I represent many businesses and business owners. Frequently, when people have a business idea or organize a new venture, they involve me. Similarly, people also call me when a business or the people within a business are not effectively interacting or producing expected outcomes.
Because of my background in FFA, 4-H and business, I probably focus more effort than other attorneys focus on relationships among business partners and stakeholders. When a business is struggling, that struggle can cause friction among co-owners. However, sometimes, friction among co-owners can itself cause a business to struggle.
Challenging situations are not always reasons to secure a business divorce. However, less than ideal situations sometimes present more than enough justification for a business divorce. Whether businesses or people within businesses should “divorce” depends upon the business, the people, the people’s histories, and the people’s goals and expectations.
The first step in analyzing a dysfunctional business that may need a divorce is to determine what the business is doing. Who specifically is doing what? How has the business operated in the last several months and years? Who makes what decisions? What is the business’s trajectory?
Second, to determine whether a divorce is justified, the people and their communication must be analyzed. If people communicate differently, those differences can sometimes be remedied. If one person does not communicate at all, it is likely that the situation cannot be remedied, unless the communication has only recently stopped. The people involved will define whether the business, as currently constituted, can remain in existence. And, often, their communication strengths and weaknesses are their most determinative traits in this context.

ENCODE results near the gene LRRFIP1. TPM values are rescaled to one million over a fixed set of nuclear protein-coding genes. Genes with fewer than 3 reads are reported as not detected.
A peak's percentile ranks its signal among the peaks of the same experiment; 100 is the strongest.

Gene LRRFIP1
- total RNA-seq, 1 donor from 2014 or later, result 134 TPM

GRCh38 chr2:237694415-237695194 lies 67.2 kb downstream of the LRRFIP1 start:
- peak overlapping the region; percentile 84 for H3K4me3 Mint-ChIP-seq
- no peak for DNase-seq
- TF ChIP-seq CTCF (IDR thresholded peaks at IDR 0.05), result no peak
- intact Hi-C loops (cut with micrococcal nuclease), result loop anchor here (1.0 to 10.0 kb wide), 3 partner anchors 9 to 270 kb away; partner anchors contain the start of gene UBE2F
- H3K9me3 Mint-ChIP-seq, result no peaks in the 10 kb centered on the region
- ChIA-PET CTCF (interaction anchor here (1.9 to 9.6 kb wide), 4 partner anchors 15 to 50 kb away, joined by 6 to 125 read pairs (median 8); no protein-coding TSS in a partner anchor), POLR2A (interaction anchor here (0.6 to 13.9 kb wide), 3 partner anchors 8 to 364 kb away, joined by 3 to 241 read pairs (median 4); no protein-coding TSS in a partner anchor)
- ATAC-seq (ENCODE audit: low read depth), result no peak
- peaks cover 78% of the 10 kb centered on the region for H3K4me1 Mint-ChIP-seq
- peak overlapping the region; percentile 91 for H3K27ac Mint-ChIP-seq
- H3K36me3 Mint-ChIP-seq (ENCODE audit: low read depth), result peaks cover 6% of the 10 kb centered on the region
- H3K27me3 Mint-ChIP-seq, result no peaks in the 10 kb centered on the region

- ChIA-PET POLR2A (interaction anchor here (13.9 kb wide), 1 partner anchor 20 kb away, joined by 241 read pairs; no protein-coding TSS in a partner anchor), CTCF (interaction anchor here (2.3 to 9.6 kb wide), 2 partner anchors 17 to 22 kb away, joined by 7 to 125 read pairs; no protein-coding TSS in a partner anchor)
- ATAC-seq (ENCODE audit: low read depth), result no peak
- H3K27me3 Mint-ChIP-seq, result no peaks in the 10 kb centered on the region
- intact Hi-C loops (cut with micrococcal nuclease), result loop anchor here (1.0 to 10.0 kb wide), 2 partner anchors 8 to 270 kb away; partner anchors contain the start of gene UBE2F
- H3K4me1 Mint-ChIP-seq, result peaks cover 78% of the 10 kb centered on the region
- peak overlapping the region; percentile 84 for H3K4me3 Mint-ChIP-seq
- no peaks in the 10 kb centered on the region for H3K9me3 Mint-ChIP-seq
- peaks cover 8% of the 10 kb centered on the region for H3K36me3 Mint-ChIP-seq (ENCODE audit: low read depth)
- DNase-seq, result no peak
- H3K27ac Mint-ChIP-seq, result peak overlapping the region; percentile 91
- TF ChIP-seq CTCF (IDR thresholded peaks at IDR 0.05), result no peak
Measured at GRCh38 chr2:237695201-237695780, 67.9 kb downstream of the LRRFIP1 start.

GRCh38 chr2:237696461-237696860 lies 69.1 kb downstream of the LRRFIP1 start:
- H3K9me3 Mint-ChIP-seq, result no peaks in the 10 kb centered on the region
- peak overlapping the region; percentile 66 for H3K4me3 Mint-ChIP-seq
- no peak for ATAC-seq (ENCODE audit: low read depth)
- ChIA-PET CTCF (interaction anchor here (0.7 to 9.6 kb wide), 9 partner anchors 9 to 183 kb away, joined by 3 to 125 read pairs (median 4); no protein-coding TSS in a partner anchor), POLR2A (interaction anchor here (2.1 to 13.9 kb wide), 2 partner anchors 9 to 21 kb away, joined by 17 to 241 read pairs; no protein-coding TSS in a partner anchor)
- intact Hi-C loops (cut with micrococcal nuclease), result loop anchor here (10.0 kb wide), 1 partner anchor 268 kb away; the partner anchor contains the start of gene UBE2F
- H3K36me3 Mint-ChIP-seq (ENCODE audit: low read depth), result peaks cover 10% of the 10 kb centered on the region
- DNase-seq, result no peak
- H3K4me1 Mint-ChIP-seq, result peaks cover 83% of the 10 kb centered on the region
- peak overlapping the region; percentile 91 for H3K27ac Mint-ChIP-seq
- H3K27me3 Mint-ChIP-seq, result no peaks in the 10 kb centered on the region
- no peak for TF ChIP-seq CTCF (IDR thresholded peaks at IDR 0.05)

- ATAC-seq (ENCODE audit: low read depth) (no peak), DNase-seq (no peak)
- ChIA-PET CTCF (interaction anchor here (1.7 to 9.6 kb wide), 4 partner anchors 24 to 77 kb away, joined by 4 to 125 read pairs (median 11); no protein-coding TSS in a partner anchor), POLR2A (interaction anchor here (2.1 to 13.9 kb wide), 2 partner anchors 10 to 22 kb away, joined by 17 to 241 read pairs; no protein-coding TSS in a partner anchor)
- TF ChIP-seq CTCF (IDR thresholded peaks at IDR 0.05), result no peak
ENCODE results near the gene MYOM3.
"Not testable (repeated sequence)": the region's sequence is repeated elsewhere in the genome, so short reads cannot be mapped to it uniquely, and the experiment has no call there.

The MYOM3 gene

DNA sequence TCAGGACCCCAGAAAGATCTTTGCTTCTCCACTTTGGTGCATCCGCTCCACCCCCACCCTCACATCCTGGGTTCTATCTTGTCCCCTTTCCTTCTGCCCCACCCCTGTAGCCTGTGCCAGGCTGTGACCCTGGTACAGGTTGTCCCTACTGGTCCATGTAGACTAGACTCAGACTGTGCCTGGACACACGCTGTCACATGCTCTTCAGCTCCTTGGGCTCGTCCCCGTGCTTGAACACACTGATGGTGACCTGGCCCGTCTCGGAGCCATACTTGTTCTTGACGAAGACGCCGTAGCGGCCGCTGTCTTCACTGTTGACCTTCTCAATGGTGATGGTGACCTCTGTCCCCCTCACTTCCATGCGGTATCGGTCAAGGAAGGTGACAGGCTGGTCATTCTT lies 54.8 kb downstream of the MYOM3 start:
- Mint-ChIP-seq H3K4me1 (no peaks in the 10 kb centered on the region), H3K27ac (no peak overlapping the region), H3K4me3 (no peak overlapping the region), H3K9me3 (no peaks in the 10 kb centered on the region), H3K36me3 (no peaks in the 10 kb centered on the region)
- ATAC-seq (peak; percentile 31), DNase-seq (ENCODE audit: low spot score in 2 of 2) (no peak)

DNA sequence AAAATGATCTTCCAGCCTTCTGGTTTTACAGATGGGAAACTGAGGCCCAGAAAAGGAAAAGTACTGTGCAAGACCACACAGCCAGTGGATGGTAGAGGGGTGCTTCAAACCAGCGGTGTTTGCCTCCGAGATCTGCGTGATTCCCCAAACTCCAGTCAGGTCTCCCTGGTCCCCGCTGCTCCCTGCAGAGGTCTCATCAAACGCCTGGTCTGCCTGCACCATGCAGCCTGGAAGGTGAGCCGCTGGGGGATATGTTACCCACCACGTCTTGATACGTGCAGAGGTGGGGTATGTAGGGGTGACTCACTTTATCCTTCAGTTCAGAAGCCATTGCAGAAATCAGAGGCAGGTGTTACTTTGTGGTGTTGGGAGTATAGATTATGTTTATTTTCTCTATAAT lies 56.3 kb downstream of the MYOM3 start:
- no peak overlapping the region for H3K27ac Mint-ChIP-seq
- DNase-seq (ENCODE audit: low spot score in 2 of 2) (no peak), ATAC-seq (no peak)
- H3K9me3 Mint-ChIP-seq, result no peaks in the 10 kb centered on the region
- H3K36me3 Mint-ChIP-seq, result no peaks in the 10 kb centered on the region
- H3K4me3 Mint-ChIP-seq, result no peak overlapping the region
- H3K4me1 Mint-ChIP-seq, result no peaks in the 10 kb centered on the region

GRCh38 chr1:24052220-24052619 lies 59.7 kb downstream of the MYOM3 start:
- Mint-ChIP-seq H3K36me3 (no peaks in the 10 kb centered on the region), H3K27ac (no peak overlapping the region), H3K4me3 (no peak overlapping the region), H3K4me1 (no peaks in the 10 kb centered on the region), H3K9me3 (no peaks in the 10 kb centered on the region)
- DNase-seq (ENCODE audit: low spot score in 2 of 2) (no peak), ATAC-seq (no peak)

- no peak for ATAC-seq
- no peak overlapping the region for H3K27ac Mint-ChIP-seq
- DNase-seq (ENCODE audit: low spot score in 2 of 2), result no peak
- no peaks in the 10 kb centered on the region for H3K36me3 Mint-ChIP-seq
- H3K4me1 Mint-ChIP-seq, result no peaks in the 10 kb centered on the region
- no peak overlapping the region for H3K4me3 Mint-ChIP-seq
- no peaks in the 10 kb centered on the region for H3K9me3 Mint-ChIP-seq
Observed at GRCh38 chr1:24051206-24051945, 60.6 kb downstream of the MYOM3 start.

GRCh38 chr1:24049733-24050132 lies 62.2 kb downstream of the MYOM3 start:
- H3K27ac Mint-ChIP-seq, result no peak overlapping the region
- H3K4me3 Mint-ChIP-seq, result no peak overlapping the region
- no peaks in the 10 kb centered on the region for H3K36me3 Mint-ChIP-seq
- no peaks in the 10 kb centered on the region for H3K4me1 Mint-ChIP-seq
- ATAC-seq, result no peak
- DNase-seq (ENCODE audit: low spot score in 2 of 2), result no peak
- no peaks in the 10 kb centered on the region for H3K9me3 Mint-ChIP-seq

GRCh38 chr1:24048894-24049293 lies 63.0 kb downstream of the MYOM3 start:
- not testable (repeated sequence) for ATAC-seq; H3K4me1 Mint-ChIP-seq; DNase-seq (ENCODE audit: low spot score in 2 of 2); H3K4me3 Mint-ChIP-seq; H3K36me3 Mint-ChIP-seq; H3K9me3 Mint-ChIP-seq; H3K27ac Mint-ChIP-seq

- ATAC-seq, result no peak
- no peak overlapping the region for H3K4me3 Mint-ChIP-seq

Similarly, a close look at the affected people’s histories and their respective goals clarifies whether the business relationship was the equivalent of a one-night-stand or a potentially permanent union.
The legal side of untangling a business relationship and facilitating a business divorce can be complex and usually must involve accountants and attorneys. Sometimes, one party can buy out the other, allowing one or more partners to continue the business.
Some businesses cannot financially facilitate one owner buying out the other, and those business divorces often result in the business’s liquidation or sale. Of course, liquidations of businesses usually present tax challenges and significant life changes for people who may have previously owned and operated the businesses.
Some business divorces result in two or more similar but separate businesses that take on different aspects of the initial business. For example, some contemporary, commercial farm operations will separate into a trucking operation and a grain operation. Other businesses that divorce actually become competitors with each other.
Deciding the basics of “who gets what and what goes where” does not necessarily require attorney involvement. However, the advice of experienced business counsel can simplify and expedite the process.
Nonetheless, the details of a business divorce should be as thoroughly or more thoroughly documented than the business’s start-up agreements. Employing a local attorney is strongly advised to ensure proper memorialization of all business divorce terms.
Lee R. Schroeder is an Ohio licensed attorney at Schroeder Law LLC in Putnam County. He limits his practice to business, real estate, estate planning and agriculture issues in northwest Ohio. He can be reached at Lee@LeeSchroeder.com or at 419-523-5523. This article is not intended to serve as legal advice, and specific advice should be sought from the licensed attorney of your choice based upon the specific facts and circumstances that you face.